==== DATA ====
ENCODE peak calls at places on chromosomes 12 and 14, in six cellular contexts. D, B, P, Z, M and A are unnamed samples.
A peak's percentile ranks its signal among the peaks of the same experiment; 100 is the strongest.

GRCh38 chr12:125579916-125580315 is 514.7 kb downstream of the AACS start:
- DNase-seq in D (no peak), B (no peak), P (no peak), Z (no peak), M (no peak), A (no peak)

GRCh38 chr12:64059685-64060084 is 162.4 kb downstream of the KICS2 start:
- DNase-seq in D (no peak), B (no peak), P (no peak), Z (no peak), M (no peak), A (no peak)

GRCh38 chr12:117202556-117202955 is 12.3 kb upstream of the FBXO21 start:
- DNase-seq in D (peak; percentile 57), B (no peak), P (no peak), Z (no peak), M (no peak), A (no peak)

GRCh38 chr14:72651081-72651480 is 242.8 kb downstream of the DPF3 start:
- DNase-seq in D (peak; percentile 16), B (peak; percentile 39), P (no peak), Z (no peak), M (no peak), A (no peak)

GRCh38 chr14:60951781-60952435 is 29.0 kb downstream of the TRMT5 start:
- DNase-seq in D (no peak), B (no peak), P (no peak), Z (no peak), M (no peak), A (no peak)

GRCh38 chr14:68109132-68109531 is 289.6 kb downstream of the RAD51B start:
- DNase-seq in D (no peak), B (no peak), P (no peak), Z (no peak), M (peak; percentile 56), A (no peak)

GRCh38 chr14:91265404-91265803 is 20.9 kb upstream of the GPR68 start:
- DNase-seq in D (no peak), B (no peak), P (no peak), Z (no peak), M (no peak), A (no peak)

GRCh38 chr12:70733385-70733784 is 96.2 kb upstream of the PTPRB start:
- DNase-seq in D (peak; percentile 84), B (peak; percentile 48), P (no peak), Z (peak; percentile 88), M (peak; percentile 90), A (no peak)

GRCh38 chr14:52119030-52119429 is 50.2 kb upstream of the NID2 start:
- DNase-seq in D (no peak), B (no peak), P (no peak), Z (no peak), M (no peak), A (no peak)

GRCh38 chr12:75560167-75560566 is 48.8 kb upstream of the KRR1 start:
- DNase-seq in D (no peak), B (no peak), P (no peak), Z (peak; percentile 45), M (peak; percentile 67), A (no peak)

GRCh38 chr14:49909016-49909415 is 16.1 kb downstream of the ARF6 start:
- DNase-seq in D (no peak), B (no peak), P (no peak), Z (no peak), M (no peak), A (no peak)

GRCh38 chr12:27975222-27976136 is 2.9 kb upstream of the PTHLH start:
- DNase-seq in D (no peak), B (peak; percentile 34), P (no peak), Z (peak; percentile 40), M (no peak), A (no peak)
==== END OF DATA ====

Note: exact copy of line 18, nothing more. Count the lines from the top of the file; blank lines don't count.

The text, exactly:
- DNase-seq in D (peak; percentile 84), B (peak; percentile 48), P (no peak), Z (peak; percentile 88), M (peak; percentile 90), A (no peak)